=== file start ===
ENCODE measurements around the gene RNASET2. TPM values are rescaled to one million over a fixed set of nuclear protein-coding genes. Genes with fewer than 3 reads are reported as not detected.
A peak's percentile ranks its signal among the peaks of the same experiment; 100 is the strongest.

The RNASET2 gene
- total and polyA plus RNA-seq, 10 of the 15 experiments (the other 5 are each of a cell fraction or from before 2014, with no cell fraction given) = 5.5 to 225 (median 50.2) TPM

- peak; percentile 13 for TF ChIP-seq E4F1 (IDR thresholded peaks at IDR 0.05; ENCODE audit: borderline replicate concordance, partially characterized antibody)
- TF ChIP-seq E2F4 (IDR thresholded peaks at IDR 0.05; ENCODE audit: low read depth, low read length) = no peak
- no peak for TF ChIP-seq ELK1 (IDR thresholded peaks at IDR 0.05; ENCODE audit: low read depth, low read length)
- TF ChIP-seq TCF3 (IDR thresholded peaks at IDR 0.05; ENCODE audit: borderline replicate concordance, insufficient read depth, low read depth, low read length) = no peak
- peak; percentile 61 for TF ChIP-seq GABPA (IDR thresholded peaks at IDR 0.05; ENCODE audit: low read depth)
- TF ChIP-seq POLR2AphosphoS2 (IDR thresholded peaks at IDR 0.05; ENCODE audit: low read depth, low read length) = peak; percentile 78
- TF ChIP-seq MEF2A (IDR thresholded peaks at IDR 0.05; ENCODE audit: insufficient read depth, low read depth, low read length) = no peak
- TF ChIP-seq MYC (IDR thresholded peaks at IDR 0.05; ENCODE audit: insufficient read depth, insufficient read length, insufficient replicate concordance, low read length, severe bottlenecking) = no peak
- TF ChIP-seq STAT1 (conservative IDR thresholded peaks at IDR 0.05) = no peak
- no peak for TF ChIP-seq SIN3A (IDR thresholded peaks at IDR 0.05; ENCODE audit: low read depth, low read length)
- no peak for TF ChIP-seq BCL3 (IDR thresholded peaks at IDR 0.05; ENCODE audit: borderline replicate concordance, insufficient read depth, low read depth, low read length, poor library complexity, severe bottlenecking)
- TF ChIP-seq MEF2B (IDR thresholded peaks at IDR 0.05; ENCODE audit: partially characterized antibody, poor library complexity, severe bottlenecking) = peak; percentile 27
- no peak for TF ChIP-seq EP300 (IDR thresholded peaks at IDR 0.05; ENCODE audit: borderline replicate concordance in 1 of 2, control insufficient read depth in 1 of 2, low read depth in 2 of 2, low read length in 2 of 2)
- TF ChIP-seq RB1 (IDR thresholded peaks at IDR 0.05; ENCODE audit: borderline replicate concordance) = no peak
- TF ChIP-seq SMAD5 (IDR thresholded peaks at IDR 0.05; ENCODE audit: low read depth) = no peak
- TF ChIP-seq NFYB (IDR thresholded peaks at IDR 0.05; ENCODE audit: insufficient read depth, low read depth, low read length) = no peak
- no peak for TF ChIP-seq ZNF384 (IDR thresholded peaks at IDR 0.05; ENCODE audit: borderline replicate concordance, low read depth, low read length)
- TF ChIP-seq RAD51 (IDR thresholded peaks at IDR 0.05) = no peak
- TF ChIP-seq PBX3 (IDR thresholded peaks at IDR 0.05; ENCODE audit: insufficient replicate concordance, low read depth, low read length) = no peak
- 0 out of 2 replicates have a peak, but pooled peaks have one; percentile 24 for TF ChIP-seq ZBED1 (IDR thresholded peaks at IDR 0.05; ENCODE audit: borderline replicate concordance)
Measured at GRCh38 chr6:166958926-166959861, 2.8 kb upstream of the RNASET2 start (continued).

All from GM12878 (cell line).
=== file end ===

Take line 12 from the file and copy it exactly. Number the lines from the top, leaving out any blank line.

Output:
- TF ChIP-seq MYC (IDR thresholded peaks at IDR 0.05; ENCODE audit: insufficient read depth, insufficient read length, insufficient replicate concordance, low read length, severe bottlenecking) = no peak